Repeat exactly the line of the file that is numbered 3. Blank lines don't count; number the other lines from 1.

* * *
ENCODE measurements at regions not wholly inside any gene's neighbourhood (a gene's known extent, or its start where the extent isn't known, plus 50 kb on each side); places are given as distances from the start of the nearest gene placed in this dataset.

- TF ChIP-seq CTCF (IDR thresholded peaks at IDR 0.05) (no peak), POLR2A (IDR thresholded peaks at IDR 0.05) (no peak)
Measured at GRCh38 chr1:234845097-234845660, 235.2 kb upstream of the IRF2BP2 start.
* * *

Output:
Measured at GRCh38 chr1:234845097-234845660, 235.2 kb upstream of the IRF2BP2 start.